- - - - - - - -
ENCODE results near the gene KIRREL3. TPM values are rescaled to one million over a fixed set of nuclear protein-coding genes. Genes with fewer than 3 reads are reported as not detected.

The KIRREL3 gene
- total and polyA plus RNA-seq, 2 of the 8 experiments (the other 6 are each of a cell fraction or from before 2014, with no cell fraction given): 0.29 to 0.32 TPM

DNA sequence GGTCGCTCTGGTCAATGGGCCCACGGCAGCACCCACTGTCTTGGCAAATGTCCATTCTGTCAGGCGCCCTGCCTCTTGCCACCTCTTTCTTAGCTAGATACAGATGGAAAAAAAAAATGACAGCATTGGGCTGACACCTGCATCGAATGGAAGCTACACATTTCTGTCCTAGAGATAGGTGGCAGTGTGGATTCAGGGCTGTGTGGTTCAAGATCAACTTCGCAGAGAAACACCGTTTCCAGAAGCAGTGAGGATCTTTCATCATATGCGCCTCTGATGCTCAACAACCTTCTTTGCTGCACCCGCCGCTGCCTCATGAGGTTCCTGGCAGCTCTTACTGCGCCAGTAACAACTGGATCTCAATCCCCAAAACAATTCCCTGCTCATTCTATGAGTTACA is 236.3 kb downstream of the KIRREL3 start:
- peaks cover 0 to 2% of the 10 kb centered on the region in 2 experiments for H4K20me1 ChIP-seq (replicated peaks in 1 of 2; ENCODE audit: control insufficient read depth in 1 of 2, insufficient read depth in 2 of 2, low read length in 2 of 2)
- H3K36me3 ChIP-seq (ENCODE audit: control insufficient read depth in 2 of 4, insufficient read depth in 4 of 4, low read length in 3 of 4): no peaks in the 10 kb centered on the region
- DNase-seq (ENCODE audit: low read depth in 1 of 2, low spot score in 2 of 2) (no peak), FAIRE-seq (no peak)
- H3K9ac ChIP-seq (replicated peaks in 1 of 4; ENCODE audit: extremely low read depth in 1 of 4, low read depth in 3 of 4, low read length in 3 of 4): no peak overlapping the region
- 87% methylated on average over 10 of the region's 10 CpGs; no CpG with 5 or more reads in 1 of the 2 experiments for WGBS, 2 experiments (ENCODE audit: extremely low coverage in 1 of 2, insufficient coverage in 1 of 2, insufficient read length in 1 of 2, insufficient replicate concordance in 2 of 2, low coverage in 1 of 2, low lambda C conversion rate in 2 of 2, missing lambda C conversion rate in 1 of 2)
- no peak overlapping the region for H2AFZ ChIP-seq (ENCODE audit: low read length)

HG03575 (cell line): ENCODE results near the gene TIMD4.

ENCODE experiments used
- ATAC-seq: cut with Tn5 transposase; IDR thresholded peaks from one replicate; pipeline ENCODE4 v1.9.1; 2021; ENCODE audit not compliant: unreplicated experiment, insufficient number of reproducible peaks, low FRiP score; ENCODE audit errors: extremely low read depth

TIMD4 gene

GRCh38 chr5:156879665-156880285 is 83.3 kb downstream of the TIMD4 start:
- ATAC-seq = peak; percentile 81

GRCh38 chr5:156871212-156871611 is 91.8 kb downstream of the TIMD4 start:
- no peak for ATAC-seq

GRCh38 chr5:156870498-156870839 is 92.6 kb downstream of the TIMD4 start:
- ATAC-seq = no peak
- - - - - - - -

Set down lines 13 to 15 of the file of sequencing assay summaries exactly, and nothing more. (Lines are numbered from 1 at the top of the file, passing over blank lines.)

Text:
- ATAC-seq: cut with Tn5 transposase; IDR thresholded peaks from one replicate; pipeline ENCODE4 v1.9.1; 2021; ENCODE audit not compliant: unreplicated experiment, insufficient number of reproducible peaks, low FRiP score; ENCODE audit errors: extremely low read depth

TIMD4 gene

GRCh38 chr5:156879665-156880285 is 83.3 kb downstream of the TIMD4 start: